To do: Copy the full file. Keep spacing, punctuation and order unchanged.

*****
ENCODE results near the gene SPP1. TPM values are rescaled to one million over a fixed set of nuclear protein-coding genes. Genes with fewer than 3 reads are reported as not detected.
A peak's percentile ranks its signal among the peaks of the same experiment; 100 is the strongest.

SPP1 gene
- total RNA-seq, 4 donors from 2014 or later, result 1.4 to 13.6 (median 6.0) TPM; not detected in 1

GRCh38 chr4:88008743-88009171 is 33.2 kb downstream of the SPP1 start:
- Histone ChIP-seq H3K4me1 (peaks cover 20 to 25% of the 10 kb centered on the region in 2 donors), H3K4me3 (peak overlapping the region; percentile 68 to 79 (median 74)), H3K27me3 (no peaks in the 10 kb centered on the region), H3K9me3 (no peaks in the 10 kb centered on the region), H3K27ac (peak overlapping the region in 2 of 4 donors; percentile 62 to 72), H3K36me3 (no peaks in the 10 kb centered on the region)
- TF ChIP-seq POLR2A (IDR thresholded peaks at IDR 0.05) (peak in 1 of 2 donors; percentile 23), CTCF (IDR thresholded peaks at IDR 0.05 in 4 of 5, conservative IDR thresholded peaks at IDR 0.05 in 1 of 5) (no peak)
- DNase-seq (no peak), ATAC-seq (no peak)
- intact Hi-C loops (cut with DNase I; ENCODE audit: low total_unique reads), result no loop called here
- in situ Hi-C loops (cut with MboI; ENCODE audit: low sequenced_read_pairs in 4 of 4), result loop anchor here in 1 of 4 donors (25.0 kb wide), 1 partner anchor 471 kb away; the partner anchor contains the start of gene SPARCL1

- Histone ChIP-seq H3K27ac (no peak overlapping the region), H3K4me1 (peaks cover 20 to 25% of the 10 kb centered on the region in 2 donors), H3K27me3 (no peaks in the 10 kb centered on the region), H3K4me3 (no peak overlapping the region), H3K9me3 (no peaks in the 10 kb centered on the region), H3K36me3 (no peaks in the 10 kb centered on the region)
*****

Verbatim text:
ENCODE results near the gene SPP1. TPM values are rescaled to one million over a fixed set of nuclear protein-coding genes. Genes with fewer than 3 reads are reported as not detected.
A peak's percentile ranks its signal among the peaks of the same experiment; 100 is the strongest.

SPP1 gene
- total RNA-seq, 4 donors from 2014 or later, result 1.4 to 13.6 (median 6.0) TPM; not detected in 1

GRCh38 chr4:88008743-88009171 is 33.2 kb downstream of the SPP1 start:
- Histone ChIP-seq H3K4me1 (peaks cover 20 to 25% of the 10 kb centered on the region in 2 donors), H3K4me3 (peak overlapping the region; percentile 68 to 79 (median 74)), H3K27me3 (no peaks in the 10 kb centered on the region), H3K9me3 (no peaks in the 10 kb centered on the region), H3K27ac (peak overlapping the region in 2 of 4 donors; percentile 62 to 72), H3K36me3 (no peaks in the 10 kb centered on the region)
- TF ChIP-seq POLR2A (IDR thresholded peaks at IDR 0.05) (peak in 1 of 2 donors; percentile 23), CTCF (IDR thresholded peaks at IDR 0.05 in 4 of 5, conservative IDR thresholded peaks at IDR 0.05 in 1 of 5) (no peak)
- DNase-seq (no peak), ATAC-seq (no peak)
- intact Hi-C loops (cut with DNase I; ENCODE audit: low total_unique reads), result no loop called here
- in situ Hi-C loops (cut with MboI; ENCODE audit: low sequenced_read_pairs in 4 of 4), result loop anchor here in 1 of 4 donors (25.0 kb wide), 1 partner anchor 471 kb away; the partner anchor contains the start of gene SPARCL1

- Histone ChIP-seq H3K27ac (no peak overlapping the region), H3K4me1 (peaks cover 20 to 25% of the 10 kb centered on the region in 2 donors), H3K27me3 (no peaks in the 10 kb centered on the region), H3K4me3 (no peak overlapping the region), H3K9me3 (no peaks in the 10 kb centered on the region), H3K36me3 (no peaks in the 10 kb centered on the region)